(HealthDay News) -- A treatment strategy called bipolar androgen therapy -- where patients alternate between low and high levels of testosterone -- might make prostate tumors more responsive to standard hormonal therapy, according to a small study published in the Jan. 7 issue of Science Translational Medicine.
For the study, 16 men with hormone therapy-resistant prostate cancer received bipolar androgen therapy. Of these patients, seven had their cancer go into remission. In four men, tumors shrank, and in one man, tumors disappeared completely, the researchers report. If confirmed in several ongoing larger trials, "this could lead to a new treatment approach" for prostate cancers that have grown resistant to hormonal therapy, lead researcher Michael Schweizer, M.D., an assistant professor of oncology at the University of Washington School of Medicine in Seattle, told HealthDay. Overall, "50 percent of patients had declines in their prostate specific antigen and 50 percent had shrinkage of their cancer," Schweizer said.
Senior study author Samuel Denmeade, M.D., is co-director of the prostate cancer program at Johns Hopkins University in Baltimore. He told HealthDay that he believes the new approach has benefits beyond its effect on cancer cells -- restoring a man's testosterone levels also reduced the side effects of hormone therapy, which include mood swings and sexual dysfunction. And although testosterone levels alternated between high and low, the men seemed to tolerate the treatment well, he added.
Denmeade stressed that this treatment is not a cure, but a way to make men feel better and extend the time standard hormonal therapy remains effective. "Maybe men will live longer, but we don't know that yet," he said. Bipolar androgen therapy is probably not for "men who have not [yet] had any treatment for prostate cancer," he added. Moreover, the long-term effects or dangers of the therapy aren't yet known. Only longer, larger trials will help uncover any risks associated with the treatment.
Preliminarus genetinis tyrimas gali padėti identifikuoti, kuris transplantuotas inkstas gali būti atmestas. Atmetimo reakcijos pasitaiko 15-20 proc. pacientų, net jei jie gauna imunosupresinį gydymą. Plačiau...
Nedidelės apimties tyrimo išvadose teigiama, kad vaistas nuo impotencijos yohimbine gali padėti sergantiems antro tipo diabetu, kurie turi dalinę geno mutaciją, mažinančią insulino produkciją. Apie 40 procentų sergančių antro tipo diabetu turi šią geno mutaciją. Plačiau...
Impotence Drug Might Counter Common Gene Mutation in Type 2 Diabetes: Study
(HealthDay News) -- In a small study, Swedish researchers found that the impotence drug yohimbine might help people with type 2 diabetes who have a particular gene mutation that lowers their insulin production.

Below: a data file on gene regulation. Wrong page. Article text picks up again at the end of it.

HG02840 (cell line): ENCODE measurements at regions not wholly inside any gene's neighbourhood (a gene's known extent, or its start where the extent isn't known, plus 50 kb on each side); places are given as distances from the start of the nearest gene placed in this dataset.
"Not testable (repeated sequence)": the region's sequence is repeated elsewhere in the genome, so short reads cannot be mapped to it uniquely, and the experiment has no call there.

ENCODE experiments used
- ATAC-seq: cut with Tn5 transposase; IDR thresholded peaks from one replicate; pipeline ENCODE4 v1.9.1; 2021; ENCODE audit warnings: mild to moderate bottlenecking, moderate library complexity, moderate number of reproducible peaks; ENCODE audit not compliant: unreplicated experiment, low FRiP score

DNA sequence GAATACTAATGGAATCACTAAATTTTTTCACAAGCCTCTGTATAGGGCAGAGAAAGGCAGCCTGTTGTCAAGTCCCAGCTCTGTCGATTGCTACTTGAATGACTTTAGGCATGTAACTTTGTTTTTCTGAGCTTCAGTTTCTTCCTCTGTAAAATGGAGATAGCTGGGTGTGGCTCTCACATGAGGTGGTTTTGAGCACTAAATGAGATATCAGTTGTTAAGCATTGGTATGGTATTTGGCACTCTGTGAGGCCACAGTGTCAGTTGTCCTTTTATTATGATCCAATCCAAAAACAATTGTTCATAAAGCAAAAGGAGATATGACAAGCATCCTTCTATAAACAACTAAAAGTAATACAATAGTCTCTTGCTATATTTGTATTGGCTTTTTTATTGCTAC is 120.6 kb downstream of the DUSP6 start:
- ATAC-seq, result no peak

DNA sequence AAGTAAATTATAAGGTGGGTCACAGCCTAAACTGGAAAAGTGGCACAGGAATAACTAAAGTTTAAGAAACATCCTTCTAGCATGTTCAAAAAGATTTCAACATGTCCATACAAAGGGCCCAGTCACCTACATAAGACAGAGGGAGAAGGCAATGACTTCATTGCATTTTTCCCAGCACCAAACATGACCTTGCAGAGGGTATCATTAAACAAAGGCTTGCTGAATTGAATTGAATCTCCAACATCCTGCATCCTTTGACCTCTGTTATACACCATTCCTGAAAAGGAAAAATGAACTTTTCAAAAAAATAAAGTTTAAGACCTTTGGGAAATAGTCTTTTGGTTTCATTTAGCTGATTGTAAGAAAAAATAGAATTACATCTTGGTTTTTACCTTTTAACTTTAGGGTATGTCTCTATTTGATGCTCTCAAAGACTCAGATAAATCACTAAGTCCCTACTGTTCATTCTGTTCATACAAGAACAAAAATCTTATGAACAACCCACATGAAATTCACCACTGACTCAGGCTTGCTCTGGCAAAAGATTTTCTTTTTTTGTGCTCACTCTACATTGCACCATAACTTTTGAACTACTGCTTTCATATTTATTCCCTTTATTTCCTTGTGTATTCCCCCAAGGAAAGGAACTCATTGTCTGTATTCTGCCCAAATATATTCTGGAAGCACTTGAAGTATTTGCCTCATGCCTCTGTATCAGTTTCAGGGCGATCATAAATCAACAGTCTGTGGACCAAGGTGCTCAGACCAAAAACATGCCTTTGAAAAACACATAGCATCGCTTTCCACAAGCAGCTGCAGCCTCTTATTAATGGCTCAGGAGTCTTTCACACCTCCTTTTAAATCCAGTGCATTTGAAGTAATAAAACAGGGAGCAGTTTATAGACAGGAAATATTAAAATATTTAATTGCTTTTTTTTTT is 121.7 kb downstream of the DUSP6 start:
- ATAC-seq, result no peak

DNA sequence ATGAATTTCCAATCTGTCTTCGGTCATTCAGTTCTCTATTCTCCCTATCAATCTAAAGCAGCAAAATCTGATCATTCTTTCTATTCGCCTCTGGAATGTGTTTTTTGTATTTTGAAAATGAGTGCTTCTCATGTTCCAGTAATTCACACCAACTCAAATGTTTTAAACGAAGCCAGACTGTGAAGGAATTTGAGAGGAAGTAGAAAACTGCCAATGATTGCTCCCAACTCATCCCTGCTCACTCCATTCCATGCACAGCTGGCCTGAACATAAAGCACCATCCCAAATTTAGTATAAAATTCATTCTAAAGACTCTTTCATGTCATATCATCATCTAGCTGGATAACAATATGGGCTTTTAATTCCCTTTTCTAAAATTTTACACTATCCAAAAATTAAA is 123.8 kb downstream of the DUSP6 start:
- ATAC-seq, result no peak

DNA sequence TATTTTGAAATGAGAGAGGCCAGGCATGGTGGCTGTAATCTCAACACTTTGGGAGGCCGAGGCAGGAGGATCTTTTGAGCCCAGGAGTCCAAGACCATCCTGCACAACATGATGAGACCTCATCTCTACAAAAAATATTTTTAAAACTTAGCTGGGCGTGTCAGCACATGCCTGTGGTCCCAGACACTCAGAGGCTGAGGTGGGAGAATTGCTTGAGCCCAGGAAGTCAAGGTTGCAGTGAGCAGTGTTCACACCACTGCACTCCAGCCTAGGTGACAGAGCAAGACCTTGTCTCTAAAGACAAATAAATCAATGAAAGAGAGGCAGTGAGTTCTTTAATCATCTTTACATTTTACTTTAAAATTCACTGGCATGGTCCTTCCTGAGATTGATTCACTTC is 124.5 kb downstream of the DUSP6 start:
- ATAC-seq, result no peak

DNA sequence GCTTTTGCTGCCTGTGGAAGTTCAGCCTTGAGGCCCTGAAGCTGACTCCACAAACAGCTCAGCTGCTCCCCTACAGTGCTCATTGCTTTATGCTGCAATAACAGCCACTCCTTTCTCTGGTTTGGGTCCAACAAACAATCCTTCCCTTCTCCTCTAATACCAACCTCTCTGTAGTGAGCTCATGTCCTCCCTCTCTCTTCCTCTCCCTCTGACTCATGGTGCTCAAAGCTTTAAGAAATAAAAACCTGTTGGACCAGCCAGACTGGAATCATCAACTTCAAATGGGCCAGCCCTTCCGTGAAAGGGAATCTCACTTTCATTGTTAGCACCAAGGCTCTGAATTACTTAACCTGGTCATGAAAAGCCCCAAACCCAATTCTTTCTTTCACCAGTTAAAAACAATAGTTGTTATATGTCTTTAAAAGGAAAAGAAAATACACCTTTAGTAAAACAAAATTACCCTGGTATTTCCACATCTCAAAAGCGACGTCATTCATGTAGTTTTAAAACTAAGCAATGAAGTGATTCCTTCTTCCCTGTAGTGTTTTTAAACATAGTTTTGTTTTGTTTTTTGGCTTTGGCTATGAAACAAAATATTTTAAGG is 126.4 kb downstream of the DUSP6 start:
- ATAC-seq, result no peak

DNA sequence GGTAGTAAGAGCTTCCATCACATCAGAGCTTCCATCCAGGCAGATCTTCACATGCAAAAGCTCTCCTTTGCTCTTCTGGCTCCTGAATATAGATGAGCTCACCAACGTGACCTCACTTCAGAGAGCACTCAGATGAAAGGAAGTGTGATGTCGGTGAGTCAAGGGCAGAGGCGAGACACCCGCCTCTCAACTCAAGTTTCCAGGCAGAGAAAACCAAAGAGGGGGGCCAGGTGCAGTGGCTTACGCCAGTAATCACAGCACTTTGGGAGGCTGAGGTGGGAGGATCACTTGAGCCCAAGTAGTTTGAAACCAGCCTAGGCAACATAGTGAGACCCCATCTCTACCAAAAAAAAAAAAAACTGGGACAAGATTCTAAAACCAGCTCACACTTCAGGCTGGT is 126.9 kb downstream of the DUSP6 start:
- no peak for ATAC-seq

Among 50 men and women with type 2 diabetes partially caused by a mutation in a gene called alpha(2A)-AR, those treated with yohimbine showed improved insulin production and lower blood sugar levels, compared with those receiving a placebo.
"If a diabetic patient carries the risk mutation, he or she is more sensitive to stress hormones such as adrenaline," said lead researcher Dr. Anders Rosengren, head of the translational diabetes research group at Lund University Diabetes Center in Malmo.
About 40 percent of patients with type 2 diabetes carry this mutation. "It is not that patients are more stressed, but that adrenaline suppresses insulin secretion," he added.
Rosengren explained how the drug overcomes the effects of the mutation: "It is like driving a car with the brakes constantly on. If you add yohimbine, you release the brake and the car -- the insulin-producing cells -- can go at normal speed. The cells secrete adequate amounts of insulin in response to sugar."
Yohimbine isn't without side effects, however, Rosengren said. In the study, some patients experienced anxiety, stress and high blood pressure. His group is trying to find a way to reduce these side effects while preserving the benefits of the drug.
One expert also noted that targeting a single gene may not help many patients with diabetes.
Close to 300 genes play a role in diabetes, according to Dr. Joel Zonszein, director of the Clinical Diabetes Center at Montefiore Medical Center in New York City.
"Only a few have this mutation alone," Zonszein said. "In real life, we are not able to treat most patients with diabetes with a genetic therapy."
Zonszein said that there are many medications available to lower blood sugar, and combined with diet, exercise and weight loss, they are effective in treating type 2 diabetes.
Rosengren also noted that type 2 diabetes is primarily a lifestyle disease.
In other words, lifestyle factors trigger the disease, but the severity and susceptibility is influenced by genetic mutations, he said.